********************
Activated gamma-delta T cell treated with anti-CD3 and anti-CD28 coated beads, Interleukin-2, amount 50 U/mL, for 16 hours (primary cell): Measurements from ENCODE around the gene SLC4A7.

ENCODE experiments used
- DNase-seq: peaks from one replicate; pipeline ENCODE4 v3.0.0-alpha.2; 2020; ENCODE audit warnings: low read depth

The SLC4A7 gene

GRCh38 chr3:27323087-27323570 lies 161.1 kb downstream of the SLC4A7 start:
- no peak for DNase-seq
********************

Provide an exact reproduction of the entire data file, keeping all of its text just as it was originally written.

Activated gamma-delta T cell treated with anti-CD3 and anti-CD28 coated beads, Interleukin-2, amount 50 U/mL, for 16 hours (primary cell): Measurements from ENCODE around the gene SLC4A7.

ENCODE experiments used
- DNase-seq: peaks from one replicate; pipeline ENCODE4 v3.0.0-alpha.2; 2020; ENCODE audit warnings: low read depth

The SLC4A7 gene

GRCh38 chr3:27323087-27323570 lies 161.1 kb downstream of the SLC4A7 start:
- no peak for DNase-seq